Existing home sales declined for the second month in a row, falling 0.9 percent to a seasonally adjusted annual rate of 5.33 million in August. The National Association of Realtors suggests higher home prices and tight inventory kept buyers at bay last month, despite low mortgage rates.
“Healthy labor markets in most the country should be creating a sustained demand for home purchases,” said Lawrence Yun, NAR chief economist. “However, there’s no question that after peaking in June, sales in a majority of the country have inched backwards because inventory isn’t picking up to tame price growth and replace what’s being quickly sold.”
Added Yun, “Hopes of a meaningful sales breakthrough as a result of this summer’s historically low mortgage rates failed to materialize because supply and affordability restrictions continue to keep too many would-be buyers on the sidelines.”
The median price for existing homes increased 5.1 percent year over year in August, to $240,200. Inventory fell 3.3 percent to 2.04 million existing homes for sale. Inventory is down 10.1 percent from August 2015 and has declined for 15 months in a row. At the current sales pace, inventory is at a 4.6 month supply, down from 4.7 months in July.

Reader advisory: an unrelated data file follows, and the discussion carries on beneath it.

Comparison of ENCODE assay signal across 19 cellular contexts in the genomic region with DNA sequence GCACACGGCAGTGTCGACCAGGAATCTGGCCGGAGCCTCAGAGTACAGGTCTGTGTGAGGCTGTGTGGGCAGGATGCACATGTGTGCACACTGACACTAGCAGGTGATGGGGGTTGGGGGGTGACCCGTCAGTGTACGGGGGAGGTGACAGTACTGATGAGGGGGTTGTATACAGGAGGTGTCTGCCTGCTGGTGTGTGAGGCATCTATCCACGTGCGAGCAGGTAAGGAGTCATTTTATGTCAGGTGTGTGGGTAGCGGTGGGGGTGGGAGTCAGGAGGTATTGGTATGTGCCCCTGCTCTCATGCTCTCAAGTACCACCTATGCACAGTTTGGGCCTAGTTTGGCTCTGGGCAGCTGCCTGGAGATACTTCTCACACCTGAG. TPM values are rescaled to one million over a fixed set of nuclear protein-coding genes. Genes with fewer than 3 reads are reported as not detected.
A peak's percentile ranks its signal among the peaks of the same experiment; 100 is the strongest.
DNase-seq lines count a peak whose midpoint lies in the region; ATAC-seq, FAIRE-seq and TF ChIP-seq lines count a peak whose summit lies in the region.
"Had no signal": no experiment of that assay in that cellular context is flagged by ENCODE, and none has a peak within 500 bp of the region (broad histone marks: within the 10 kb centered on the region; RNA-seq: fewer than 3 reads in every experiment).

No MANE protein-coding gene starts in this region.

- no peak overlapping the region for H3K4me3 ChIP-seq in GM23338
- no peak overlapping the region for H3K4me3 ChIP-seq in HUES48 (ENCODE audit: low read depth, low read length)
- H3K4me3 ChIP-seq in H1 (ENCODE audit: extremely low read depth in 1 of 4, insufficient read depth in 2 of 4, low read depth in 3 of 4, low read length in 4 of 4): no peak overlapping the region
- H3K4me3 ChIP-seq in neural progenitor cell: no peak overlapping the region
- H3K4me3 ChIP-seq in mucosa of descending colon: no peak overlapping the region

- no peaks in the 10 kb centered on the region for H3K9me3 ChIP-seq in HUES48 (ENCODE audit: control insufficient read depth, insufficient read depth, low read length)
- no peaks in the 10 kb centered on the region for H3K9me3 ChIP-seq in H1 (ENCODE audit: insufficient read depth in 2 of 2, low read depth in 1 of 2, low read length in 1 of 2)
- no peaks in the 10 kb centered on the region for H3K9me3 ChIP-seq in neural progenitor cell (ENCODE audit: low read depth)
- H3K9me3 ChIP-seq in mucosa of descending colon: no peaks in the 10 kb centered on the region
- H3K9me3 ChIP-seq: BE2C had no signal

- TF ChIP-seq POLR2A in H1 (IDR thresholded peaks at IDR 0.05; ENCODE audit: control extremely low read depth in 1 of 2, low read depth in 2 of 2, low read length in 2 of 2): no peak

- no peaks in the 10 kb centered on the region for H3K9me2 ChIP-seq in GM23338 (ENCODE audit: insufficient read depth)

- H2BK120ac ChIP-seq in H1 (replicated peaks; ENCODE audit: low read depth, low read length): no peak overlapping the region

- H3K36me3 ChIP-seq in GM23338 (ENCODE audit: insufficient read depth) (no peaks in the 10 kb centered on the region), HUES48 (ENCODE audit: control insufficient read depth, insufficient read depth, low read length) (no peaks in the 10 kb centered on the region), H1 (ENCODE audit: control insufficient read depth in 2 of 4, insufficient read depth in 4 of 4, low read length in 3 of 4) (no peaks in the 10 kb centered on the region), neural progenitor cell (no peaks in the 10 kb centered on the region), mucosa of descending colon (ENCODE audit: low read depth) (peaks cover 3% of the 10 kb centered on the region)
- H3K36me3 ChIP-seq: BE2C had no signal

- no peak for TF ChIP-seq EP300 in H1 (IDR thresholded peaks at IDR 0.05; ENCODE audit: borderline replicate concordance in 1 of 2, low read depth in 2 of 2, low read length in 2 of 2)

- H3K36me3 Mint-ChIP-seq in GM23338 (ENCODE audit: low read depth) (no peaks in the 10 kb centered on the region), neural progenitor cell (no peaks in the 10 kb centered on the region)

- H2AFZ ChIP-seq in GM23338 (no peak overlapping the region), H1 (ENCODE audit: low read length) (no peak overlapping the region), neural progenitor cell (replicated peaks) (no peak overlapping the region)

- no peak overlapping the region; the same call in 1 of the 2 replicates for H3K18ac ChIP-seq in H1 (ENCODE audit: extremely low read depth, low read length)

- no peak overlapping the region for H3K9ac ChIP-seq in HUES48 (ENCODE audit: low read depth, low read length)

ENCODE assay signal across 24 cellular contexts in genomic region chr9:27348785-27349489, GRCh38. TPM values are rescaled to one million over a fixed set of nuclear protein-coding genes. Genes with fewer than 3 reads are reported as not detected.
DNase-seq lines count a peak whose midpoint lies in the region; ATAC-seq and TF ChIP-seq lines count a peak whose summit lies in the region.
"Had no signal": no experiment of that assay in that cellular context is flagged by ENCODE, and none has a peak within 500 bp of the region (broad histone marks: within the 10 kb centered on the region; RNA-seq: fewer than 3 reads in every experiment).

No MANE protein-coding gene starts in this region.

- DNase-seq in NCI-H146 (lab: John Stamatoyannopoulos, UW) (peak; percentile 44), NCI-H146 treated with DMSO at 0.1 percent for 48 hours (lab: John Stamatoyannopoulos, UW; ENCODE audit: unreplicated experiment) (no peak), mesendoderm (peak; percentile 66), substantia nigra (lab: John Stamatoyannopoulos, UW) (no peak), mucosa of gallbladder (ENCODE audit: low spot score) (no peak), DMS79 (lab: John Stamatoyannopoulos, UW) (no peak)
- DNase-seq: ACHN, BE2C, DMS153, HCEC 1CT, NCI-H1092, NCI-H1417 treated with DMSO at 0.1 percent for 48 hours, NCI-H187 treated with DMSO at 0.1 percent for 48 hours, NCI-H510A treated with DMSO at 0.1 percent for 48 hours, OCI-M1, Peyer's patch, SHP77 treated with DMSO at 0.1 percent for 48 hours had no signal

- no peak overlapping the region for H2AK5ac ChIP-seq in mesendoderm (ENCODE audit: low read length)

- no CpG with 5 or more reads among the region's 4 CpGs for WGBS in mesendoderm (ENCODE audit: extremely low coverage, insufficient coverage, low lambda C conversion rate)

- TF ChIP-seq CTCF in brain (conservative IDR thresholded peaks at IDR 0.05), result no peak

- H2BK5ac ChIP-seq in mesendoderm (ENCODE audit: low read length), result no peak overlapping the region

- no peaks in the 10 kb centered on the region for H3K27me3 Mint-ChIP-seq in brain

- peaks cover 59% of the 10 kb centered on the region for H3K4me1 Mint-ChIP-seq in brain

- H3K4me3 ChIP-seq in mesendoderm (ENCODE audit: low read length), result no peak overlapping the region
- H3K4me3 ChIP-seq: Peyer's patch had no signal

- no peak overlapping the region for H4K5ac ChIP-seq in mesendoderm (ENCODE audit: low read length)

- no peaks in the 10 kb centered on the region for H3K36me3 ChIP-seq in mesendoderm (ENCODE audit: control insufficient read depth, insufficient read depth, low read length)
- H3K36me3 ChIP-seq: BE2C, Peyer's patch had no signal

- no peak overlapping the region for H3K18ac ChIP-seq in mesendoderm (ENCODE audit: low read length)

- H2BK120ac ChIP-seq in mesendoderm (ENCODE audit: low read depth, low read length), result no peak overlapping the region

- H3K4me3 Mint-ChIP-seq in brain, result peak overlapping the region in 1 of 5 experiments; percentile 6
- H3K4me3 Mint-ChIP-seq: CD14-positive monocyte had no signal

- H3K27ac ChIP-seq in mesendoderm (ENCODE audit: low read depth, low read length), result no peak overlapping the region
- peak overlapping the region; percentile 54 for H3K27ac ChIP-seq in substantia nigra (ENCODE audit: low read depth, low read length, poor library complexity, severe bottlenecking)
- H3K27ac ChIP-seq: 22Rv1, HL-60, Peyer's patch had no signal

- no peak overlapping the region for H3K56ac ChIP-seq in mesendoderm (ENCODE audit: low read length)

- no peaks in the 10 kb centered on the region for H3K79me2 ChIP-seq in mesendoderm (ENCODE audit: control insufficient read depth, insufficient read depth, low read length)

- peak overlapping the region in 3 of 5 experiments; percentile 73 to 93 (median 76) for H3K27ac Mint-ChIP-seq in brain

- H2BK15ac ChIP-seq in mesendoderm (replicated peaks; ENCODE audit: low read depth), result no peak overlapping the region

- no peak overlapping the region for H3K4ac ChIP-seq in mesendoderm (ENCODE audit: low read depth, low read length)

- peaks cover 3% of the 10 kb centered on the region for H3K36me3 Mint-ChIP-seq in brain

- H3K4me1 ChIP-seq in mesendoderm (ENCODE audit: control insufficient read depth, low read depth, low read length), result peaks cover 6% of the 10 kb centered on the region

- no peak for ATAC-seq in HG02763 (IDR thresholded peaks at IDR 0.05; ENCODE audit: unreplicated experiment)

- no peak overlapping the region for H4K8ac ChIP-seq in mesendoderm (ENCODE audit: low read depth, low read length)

“It’s very concerning to see that inventory conditions not only show no signs of improving but have actually worsened in recent months from their already suppressed levels a year ago,” added Yun. “While recent data from the U.S. Census Bureau (link is external) shows that household incomes rose strongly last year, home prices are still outpacing incomes in many metro areas because of the persistent shortage of new and existing homes for sale. Without more supply, the U.S. homeownership rate will remain near 50-year lows.”
Single family home sales dropped 2.3 percent in August and was at a median sales price of $242,200. Condos and co-op sales jumped 10.5 percent to a SAAR of 630,000. Median price was $225,100, 3.7 percent higher year-over-year.
Existing home sales increased 6.1 percent in the Northeast in August. Sales in the Midwest declined less than 1 percent while sales in the South fell 2.7 percent, and in the West 1.6 percent.
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